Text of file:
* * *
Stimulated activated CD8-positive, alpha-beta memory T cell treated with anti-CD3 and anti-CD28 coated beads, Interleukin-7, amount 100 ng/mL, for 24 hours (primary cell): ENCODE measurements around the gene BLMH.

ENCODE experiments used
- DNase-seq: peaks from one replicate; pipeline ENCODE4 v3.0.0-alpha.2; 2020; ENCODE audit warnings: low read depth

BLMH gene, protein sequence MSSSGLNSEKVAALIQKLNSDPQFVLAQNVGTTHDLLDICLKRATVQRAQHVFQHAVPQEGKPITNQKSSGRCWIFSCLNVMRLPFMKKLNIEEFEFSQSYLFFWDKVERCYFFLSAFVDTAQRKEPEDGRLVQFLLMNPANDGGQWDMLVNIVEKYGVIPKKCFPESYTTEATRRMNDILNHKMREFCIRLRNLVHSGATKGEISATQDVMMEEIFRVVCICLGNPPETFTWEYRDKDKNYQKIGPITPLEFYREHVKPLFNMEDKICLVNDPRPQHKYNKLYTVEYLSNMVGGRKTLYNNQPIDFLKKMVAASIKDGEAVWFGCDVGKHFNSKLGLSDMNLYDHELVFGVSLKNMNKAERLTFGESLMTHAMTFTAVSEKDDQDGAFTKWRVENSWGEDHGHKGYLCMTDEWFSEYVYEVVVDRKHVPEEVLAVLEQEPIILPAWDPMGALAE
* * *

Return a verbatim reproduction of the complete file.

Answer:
Stimulated activated CD8-positive, alpha-beta memory T cell treated with anti-CD3 and anti-CD28 coated beads, Interleukin-7, amount 100 ng/mL, for 24 hours (primary cell): ENCODE measurements around the gene BLMH.

ENCODE experiments used
- DNase-seq: peaks from one replicate; pipeline ENCODE4 v3.0.0-alpha.2; 2020; ENCODE audit warnings: low read depth

BLMH gene, protein sequence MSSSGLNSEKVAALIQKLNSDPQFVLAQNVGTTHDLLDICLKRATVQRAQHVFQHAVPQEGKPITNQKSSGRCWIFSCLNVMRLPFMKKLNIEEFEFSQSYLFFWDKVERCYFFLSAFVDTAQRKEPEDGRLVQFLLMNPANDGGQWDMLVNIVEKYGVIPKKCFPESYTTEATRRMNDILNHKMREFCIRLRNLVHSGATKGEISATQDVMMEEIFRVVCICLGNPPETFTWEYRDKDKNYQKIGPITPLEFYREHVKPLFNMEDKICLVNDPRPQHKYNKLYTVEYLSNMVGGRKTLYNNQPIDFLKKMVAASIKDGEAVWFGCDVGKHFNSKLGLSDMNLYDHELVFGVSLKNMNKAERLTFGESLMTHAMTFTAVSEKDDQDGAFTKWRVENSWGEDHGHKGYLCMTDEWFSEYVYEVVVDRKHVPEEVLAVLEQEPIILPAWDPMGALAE